TWAIL

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Authors: Shubhangi Agarwalla, Sué González Hauck, Thamil Venthan Ananthavinayagan

Required knowledge: Link

Learning objectives: Understanding XY.


A. Introduction to TWAIL: Method and Movement[edit | edit source]

B. Points of Departure and TWAIL Trajectories[edit | edit source]

I. Introduction to the Concepts of the Third World and the Global South[edit | edit source]

The term ‘Third World’ originates from the time of the bipolar Cold War opposition between the First World, comprised of the member states of the North Atlantic Treaty Organization (NATO), and the Second World, organized in the Warsaw Pact, in the second half of the 20th century. The Third World rallied not only around the idea of non-alignment but also around a shared history of being subjected to European colonialism. As a politically institutionalised project, the Third World took shape in several conferences, of which the Afro-Asian meetings in Bandung[1] in 1955 and in Cairo in 1961, the inaugural conference of the Non-Aligned Movement in Belgrade in 1961, and the Tricontinental Conference in Havana in 1966 stand out.[2] Today, the term ‘Third World’ has been partially replaced by the term ‘Global South’. This latter term bears less direct links to the Cold War bloc opposition and points instead at a critique of the kind of neoliberal globalization that gained traction in the 1990s after the collapse of the Soviet Union.

II. Engaging with the Colonial Legacies of International Law[edit | edit source]

The main aspect that unites TWAIL scholarship despite the heterogeneity of the movement is the shared endeavour of grappling with international law's colonial legacies.[3] Several influential TWAIL authors, including Antony Anghie, Sundhya Pahuja, and, most recently, Ntina Tzouvala have examined the structure of international legal arguments through history to show how colonial and racist thought animates international law. Anghie argues that it is the 'dynamic of difference' which generates the concepts and dichotomies that are fundamental to the formation of international law.[4] With the term 'dynamic of difference', Anghie refers to the conceptual tools positivist international lawyers deployed to, first, postulate a gap between the civilised European and the uncivilised non-European world and, second, to construct and employ techniques to bridge this gap, i.e. to civilise the uncivilised, to engage in the civilising mission.[5] The civilising mission, the idea that non-European peoples are savages, barbaric, backward, violent and that European peoples thus must educate, convert, redeem, develop, pacify - in short, cilivise - them has been used to justify continues intervention by European countries and other countries of the Global North - the West - in Third World countries.[6] Pahuja emphasises that international law constructs its own subjects and objects. It does not merely rely on a number of foundational notions, such as the state, the international, or the law. Nor does it merely apply to objects external to it, like the economy. Rather, through definitions that make categorial cuts between what is inside and outside certain categories, international law produces these categories even though it is deemed to be founded on them.[7] As the production of international law's foundational concepts has occured through the colonial encounter and through the particular contexts of several imperial and post-imperial projects, the shape these concepts gained is determined by these very particular contexts. Simultaneously, however, international law posits the legal categories it produces as universally true. It is the interplay between international law's self-formation in (post)colonial contexts and international law's universalising gestures that produce what Pahuja calls international law's 'critical instability'.[8] 'The instability is ‘critical’ in both senses of the word, for it is simultaneously a threat to the reach and existence of international legality and an essential, generative dimension of it'.[9] Pahuja's work has focused on how the potential offered by this critical instability, a potential of pointing out international law's shortcomings in terms of its own aspirations towards universal justice and thus using international law in emancipatory ways, has been repeatedly contained by a ruling rationality. 'A key dimension of that rationality is the position of development and economic growth vis-à-vis international law. The combination of the promise offered by international law’s critical instability and the subsumption by the ruling rationality of efforts to take up that promise explains international law’s dual quality, or its puzzling tendency to exhibit both imperial and counter-imperial dimensions.'[10] Ntina Tzouvala focuses on the standard of civilisation as a set of argumentative patterns, which oscillate between two modes of distinguishing between 'the West and the rest'. The first is what she calls the 'logic of biology'. It is based on biological racism and the isurmountable barriers it erects against colonised and formerly colonised peoples gaining equal rights and obligations under international law. The second, the 'logic of improvement' in Tzouvala's terminology, replaces definitive exclusion with conditional inclusion, offering peoples of the 'Third World' a prospect for gaining equal rights and obligations. The condition for gaining such equal recognition, as Tzouvala argues, has been capitalist transformation.[11]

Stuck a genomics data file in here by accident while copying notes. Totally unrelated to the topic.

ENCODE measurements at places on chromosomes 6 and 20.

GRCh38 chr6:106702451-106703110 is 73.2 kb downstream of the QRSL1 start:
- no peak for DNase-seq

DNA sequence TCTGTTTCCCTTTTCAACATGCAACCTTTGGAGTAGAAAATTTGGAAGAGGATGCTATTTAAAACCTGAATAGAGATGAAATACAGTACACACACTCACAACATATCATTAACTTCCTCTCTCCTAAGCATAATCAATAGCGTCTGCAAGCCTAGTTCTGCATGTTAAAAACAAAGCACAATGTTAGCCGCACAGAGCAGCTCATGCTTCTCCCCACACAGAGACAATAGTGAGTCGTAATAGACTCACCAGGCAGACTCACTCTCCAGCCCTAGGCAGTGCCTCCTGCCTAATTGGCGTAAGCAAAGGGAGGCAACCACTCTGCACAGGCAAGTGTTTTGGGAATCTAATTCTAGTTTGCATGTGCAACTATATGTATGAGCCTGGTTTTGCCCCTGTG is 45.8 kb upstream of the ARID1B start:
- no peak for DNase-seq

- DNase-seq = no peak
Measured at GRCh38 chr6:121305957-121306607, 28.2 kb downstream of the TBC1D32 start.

III. History of TWAIL as a Movement[edit | edit source]